Ro Khanna should be praying Rep. Ami Bera
pulls it out in CA-9.
Not only did Ro Khanna lose to Rep. Mike Honda in the 17th Congressional District, but the significant amount of money the Democratic Party was forced to spend to keep the incumbent’s seat safe from a fellow Democrat quickly turned some local activists further against the upstart. That’s because Sacramento Rep. Ami Bera found himself in a very close race with Republican Doug Ose. Bera has since closed the gap and took the lead in the race, as of today, but Democrats are already blaming Khanna for the need to spend money in the South Bay rather than in a district in danger of being flipped to red.
Similarly, keeping a district some shade of blue is something Tim Sbranti did not do in the Assembly 16th District. A union-friendly Tri Valley official always seemed like a dubious expenditure for labor to be lavishing so much money upon. It simply did not work even with millions coming from the California Teachers Association and Sbranti lost the race to Republican political newbie Catharine Baker.
Since February, I had been raising concerns about Sbranti’s uncertain demeanor and odd lack of passion for his own arguments. It’s almost as if Sbranti was feeling some sort of internal conflict throughout the year. Oakland mayoral candidate Courtney Ruby exhibited the same sense that she was always thinking, “I don’t want to be here and just let me get through this so I can just go home!”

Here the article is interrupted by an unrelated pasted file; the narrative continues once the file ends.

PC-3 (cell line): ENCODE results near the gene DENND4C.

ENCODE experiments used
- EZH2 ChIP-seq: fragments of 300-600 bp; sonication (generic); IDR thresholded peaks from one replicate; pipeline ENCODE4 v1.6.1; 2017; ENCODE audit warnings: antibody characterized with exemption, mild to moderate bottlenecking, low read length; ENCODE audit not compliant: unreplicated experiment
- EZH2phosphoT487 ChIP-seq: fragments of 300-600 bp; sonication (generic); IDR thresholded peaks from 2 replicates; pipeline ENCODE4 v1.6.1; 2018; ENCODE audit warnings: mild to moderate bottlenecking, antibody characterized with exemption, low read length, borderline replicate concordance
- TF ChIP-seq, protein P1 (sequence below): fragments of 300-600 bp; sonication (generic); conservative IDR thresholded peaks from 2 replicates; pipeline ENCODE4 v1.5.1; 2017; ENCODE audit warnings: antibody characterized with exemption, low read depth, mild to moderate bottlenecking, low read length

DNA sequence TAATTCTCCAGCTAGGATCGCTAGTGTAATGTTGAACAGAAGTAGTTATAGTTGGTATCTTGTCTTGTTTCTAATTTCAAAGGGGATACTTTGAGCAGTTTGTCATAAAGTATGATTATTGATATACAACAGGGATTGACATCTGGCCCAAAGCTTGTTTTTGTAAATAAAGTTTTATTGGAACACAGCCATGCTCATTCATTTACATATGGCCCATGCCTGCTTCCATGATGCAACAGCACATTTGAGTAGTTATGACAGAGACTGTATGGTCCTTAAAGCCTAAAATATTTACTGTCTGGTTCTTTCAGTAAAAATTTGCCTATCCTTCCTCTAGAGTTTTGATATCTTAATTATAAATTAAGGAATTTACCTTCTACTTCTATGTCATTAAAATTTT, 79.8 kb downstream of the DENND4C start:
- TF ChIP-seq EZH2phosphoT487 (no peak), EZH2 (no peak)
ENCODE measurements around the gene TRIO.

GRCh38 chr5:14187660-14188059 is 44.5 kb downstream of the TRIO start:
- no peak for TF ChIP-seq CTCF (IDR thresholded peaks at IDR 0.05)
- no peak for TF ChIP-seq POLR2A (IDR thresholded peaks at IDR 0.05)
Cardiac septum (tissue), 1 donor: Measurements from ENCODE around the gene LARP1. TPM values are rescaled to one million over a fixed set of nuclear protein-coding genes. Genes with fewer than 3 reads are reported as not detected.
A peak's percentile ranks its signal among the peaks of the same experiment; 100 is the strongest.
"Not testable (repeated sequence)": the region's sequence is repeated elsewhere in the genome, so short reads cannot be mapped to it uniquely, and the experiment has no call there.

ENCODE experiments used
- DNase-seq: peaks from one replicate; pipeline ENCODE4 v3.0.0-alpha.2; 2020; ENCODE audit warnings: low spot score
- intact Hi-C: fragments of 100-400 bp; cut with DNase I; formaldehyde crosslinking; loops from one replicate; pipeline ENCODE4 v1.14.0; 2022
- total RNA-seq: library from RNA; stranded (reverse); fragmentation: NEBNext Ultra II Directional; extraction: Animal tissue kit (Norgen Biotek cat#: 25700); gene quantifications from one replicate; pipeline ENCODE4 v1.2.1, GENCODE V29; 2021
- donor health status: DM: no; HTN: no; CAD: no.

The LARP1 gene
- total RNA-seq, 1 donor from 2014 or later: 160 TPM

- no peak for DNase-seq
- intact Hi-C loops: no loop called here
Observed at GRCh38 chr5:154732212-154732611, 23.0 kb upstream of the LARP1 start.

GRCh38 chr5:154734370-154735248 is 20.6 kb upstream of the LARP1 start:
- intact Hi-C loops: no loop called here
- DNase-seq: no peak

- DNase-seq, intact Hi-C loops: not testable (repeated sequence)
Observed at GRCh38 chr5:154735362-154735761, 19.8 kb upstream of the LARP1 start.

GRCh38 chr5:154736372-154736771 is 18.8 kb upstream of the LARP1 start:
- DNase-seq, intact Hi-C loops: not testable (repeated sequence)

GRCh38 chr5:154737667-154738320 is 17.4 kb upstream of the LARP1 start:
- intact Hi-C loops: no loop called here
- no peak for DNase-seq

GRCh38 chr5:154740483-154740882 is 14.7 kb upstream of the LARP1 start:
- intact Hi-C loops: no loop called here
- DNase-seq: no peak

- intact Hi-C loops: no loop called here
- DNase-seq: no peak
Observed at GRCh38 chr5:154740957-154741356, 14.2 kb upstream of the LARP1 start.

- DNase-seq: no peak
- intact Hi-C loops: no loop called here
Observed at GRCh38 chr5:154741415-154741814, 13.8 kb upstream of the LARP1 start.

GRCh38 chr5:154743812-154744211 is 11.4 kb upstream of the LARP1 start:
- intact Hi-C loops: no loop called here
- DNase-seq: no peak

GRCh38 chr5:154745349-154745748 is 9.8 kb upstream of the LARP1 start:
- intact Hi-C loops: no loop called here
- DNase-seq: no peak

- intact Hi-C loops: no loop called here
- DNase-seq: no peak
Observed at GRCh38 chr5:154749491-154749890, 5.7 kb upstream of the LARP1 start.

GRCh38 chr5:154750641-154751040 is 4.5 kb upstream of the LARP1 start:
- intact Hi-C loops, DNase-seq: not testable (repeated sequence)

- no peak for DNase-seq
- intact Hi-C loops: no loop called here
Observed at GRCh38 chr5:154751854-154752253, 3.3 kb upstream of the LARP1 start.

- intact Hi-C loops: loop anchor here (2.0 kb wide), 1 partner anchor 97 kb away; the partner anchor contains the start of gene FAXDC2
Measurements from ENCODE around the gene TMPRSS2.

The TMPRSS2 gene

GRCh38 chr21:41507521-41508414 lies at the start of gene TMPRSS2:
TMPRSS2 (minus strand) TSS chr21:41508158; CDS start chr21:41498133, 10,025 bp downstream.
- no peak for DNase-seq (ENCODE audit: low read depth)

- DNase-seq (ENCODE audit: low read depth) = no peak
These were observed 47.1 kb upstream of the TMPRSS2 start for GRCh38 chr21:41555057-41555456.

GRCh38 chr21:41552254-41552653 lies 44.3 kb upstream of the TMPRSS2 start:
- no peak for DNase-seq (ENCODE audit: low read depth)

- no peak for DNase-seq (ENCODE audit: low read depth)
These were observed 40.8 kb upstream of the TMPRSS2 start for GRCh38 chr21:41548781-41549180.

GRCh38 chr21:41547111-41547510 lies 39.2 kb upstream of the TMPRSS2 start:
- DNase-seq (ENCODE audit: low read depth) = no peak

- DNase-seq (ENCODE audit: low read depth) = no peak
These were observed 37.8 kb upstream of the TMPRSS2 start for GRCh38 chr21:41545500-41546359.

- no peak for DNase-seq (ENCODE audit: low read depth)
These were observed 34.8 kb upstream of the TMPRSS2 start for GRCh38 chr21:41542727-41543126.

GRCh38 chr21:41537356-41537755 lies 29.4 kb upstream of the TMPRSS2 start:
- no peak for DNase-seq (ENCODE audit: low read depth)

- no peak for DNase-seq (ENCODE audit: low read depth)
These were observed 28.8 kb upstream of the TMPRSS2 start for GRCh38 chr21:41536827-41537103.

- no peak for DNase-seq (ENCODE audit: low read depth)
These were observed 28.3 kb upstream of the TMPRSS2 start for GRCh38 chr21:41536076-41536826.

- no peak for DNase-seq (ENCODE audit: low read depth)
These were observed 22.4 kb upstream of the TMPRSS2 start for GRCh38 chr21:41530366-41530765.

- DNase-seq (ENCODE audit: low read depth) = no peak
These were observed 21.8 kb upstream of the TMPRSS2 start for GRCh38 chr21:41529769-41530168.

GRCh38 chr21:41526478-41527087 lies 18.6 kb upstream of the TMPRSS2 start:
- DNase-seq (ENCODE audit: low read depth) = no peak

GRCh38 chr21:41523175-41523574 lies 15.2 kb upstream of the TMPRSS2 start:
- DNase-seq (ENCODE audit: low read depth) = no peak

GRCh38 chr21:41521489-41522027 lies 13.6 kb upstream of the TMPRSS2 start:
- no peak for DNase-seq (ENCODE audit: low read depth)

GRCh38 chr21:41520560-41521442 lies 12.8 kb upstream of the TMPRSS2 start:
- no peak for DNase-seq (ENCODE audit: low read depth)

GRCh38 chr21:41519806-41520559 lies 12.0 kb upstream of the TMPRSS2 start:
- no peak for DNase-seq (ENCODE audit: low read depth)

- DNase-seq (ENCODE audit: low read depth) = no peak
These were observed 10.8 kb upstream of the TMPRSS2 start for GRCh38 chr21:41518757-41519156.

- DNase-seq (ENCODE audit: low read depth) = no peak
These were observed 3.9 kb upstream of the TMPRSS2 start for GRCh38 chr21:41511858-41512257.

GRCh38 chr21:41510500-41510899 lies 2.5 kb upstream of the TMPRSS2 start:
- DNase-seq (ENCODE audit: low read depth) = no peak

Conversely, it appeared like Baker sensed Sbranti’s fear and fed off it. It gave her confidence and it showed. This would all make perfect sense, however, if you had never seen Sbranti at the helm as Dublin mayor. In this settin, he’s confident, humorous and vaguely paternal. I don’t know where that guy went, but neither is going the State Legislature next month.
Over the past three elections, Lee and Assemblymember Rob Bonta have traded the mantle of top vote-getter and this also shows how quickly Bonta has become a popular fixture in the area. In fact, his star has risen so high and the field of potential roadblocks to higher office have diminished that he virtually stands at the top of the list for any potential opening like, say, if Lee decides to retire in the next few years. Keep in mind, Bonta can bide his time in the Legislature for another 10 years. General consensus is he will choose to stay in the Assembly and build toward a top leadership position instead of moving to the State Senate.
But, a potential challenger to Bonta’s hegemony might one day emerge in Oakland Mayor-elect Libby Schaaf. She is young, 49, and Oakland’s current status suggests Schaaf’s administration could do great things for the city. If Schaaf has designs on higher office in the distant future, it’s easy to foresee her and Bonta becoming rivals.